Energy Secretary Granholm calls on oil industry to help reduce gasoline prices
Energy Secretary Jennifer Granholm said she’s asking the oil and gas industry to help bring painful gasoline prices at the pump down to a reasonable level during a visit to North Texas on Friday.
Granholm said “nothing has been taken off the table” when it comes to working with the oil and gas industry to find solutions for gasoline prices that have averaged $5 a gallon this week.
“We are calling upon them to be part of this, be American, be focused on increasing production to relieve the pain that people are experiencing at the pump,” Granholm said.
On Wednesday, President Joe Biden called on major U.S. oil refineries to increase production and help address gas prices.
Industry leaders responded that refineries are operating nearly at full tilt and there is no quick or simple way of increasing their capacity to turn crude oil into gasoline and diesel fuel in a complex market.
Granholm visited North Texas to announce that, after six months, Lennox International was the first company to complete a challenge to create a high-efficiency heat pump that works in extremely cold climates.
“At a time where people are paying high fuel costs, we want to make sure people have access to technology that reduces the expense that they have to pay for their utility bills,” said Granholm at a tour of the company’s Carrollton facility.
Granholm said there is “upward pressure” on gasoline prices as people take to the roads over the summer, and that prices are hard to predict because they are influenced by global events like the Russia-Ukraine war, bans on Russian oil and China emerging from the pandemic. She said the Energy Information Administration expects prices to decline to around $4.37 by the end of the year.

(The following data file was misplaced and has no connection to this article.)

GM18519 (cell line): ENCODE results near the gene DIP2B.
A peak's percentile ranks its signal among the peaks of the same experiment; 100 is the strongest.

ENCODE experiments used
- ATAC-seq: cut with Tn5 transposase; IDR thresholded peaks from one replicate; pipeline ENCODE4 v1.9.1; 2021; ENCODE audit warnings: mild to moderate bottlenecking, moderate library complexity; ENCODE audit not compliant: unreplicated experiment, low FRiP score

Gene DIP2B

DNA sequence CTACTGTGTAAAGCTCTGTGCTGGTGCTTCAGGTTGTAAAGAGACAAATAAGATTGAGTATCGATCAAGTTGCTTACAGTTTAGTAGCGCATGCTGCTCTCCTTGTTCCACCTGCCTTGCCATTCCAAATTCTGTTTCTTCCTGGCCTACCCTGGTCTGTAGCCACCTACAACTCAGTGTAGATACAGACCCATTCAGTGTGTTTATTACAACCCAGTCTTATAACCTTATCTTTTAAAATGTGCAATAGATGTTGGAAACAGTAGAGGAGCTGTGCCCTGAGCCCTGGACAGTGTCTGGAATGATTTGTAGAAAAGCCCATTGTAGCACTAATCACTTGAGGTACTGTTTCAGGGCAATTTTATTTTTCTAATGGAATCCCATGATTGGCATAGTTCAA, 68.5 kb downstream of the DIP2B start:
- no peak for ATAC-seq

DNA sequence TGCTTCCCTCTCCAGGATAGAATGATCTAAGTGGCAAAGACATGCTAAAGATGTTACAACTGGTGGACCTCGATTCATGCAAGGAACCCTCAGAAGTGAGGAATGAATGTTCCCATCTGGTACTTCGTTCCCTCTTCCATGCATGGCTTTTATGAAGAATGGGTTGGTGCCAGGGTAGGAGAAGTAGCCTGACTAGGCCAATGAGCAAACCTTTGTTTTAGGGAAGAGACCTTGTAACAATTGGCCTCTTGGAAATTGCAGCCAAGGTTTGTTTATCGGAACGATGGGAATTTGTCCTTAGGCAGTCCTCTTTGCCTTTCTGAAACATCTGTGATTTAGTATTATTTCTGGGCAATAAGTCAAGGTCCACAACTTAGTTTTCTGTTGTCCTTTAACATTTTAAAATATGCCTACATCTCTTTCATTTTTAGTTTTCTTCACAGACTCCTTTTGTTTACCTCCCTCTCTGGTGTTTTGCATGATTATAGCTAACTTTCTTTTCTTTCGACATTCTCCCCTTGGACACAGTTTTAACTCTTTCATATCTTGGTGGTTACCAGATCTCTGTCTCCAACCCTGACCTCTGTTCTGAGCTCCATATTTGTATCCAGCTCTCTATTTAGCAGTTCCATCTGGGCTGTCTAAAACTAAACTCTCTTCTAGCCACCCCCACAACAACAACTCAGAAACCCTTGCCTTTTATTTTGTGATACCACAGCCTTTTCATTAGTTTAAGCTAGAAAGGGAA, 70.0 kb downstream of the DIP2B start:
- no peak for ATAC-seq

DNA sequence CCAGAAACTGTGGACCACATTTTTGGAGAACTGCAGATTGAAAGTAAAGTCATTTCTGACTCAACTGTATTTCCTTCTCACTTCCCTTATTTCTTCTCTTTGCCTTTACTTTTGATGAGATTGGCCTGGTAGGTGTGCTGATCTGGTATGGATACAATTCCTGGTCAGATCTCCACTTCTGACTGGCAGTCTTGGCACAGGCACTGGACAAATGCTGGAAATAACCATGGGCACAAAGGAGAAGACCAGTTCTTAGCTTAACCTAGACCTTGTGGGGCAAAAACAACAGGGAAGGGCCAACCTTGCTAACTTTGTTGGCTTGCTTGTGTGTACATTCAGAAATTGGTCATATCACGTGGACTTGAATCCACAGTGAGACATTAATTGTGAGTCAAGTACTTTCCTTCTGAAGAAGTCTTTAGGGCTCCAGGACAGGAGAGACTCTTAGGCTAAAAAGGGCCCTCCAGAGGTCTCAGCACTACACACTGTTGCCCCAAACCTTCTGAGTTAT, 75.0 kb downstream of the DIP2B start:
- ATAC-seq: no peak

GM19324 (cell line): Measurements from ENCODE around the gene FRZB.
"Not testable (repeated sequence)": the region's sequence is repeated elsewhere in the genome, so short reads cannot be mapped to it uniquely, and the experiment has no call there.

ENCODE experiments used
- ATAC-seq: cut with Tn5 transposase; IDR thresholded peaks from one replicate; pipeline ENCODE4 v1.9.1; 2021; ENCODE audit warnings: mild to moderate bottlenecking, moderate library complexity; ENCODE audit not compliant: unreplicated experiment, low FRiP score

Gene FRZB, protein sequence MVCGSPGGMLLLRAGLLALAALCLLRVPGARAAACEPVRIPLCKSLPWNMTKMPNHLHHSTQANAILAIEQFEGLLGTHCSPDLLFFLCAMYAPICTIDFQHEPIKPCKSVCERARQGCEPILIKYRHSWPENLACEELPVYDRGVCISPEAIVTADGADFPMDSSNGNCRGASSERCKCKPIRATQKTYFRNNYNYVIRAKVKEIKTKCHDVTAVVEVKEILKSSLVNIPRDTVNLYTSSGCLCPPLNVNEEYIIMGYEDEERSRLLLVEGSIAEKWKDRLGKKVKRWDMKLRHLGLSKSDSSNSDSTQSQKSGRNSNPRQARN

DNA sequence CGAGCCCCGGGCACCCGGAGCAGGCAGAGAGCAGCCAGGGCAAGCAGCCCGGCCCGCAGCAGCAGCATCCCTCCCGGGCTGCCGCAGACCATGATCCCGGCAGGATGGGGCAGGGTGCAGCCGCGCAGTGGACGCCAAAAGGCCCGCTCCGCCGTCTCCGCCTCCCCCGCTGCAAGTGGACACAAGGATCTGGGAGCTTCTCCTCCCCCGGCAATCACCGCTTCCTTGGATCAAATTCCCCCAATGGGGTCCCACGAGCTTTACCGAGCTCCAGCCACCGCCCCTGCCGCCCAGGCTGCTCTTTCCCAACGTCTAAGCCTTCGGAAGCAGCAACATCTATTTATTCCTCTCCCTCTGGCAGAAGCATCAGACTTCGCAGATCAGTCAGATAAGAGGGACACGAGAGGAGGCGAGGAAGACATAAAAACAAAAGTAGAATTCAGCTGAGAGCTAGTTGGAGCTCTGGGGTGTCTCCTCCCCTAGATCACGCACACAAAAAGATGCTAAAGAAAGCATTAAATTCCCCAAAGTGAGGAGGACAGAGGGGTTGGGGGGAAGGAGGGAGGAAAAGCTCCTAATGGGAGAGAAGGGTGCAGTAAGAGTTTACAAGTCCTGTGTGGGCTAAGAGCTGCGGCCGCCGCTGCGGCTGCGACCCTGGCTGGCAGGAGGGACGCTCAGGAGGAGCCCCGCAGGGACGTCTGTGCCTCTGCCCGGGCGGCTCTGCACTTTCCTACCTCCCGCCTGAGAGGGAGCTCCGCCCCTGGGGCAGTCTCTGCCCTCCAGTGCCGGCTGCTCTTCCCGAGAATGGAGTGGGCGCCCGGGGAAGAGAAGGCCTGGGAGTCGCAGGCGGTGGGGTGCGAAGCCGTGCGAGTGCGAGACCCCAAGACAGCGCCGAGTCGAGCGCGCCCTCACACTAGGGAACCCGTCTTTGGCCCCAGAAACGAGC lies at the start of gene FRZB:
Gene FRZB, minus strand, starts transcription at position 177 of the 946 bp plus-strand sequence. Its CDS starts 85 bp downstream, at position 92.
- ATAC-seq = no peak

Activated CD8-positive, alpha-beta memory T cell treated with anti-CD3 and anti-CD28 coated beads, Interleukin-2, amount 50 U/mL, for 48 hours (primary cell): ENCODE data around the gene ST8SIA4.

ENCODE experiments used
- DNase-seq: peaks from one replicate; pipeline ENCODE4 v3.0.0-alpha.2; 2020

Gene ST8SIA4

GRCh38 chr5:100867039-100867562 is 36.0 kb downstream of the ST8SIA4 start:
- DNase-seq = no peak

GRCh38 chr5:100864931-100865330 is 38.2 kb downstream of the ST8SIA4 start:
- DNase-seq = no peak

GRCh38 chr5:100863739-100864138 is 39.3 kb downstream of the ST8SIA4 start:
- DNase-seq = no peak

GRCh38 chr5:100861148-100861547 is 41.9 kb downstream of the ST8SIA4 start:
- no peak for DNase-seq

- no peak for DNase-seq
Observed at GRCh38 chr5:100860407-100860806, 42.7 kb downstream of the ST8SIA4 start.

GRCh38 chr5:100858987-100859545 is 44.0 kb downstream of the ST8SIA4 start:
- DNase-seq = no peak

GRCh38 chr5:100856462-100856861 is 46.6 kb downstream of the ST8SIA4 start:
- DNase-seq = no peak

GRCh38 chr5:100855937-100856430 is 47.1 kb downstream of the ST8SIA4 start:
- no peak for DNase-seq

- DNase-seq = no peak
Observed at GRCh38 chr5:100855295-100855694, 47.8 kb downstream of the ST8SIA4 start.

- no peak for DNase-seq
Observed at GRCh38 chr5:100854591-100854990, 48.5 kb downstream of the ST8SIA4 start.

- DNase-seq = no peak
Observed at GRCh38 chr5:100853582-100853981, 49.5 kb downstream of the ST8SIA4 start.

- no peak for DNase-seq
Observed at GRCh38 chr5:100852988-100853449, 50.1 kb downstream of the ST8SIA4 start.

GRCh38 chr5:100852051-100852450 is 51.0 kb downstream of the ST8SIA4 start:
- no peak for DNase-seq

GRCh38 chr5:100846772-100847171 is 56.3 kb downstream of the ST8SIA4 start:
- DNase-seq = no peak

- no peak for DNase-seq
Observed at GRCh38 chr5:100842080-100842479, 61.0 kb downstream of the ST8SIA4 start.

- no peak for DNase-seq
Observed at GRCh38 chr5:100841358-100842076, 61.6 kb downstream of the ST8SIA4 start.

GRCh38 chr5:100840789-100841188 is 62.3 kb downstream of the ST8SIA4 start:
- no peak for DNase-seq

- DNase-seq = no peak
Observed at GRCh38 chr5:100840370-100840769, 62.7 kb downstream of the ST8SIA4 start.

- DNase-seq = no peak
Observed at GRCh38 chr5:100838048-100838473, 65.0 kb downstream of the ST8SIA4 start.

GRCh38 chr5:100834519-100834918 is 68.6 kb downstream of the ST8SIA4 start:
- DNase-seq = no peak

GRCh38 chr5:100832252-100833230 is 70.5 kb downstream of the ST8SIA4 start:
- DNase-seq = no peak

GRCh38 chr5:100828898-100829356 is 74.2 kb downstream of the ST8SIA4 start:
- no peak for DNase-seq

”The president believes that we have to have more energy,” she said. “We’ve got, at this moment with the price being so high, to invest in producing oil and gas for consumers.”
But Granholm said it’s also important to increase investments, research and development of clean energy.
The Biden Administration has a goal of building infrastructure to develop clean energy and attain net-zero emissions in the U.S. by 2050. At the same time, Biden has led global efforts to counter Russia’s attack on Ukraine by buying less Russian oil and more U.S. oil. The White House has blamed the high energy prices on a mix of factors, including the COVID-19 pandemic, Russia’s invasion of Ukraine and oil companies focusing on profit over production.
The cost of energy is a core element of the inflation currently hammering Americans and endangering Democrats’ election prospects in the fall.
Biden is releasing a record million barrels of oil a day from the U.S. Strategic Petroleum Reserve.
During the pandemic, the U.S. lost 1.1 million barrels worth of daily refining capacity, with at least seven refining facilities shuttering, closing units or transitioning away from petroleum processing, according to the American Fuel and Petrochemical Manufacturers.
On Wednesday, Biden sent letters to seven oil refiners asking them to explain for any reduction in capacity since 2020 and offer ideas to address immediate energy issues ahead of an emergency meeting he asked Granholm to convene.
”Today’s situation did not materialize overnight and will not be quickly solved,” a response letter from the American Fuel and Petrochemical Manufacturers and the American Petroleum Institute said.
They say the Russia-Ukraine war exacerbated a fuel situation that was created by an imbalance between supply and demand, logistics reshuffling during the pandemic, a ban on Russian products and policy decisions made over several years and administrations.
Granholm said the administration is calling for increased production in the oil and gas industry domestically and abroad because increasing the production of gas is a key solution for the prices.
“The president wants to hear about how to break down the price for people because it is getting to an unsustainable level,” Granholm said.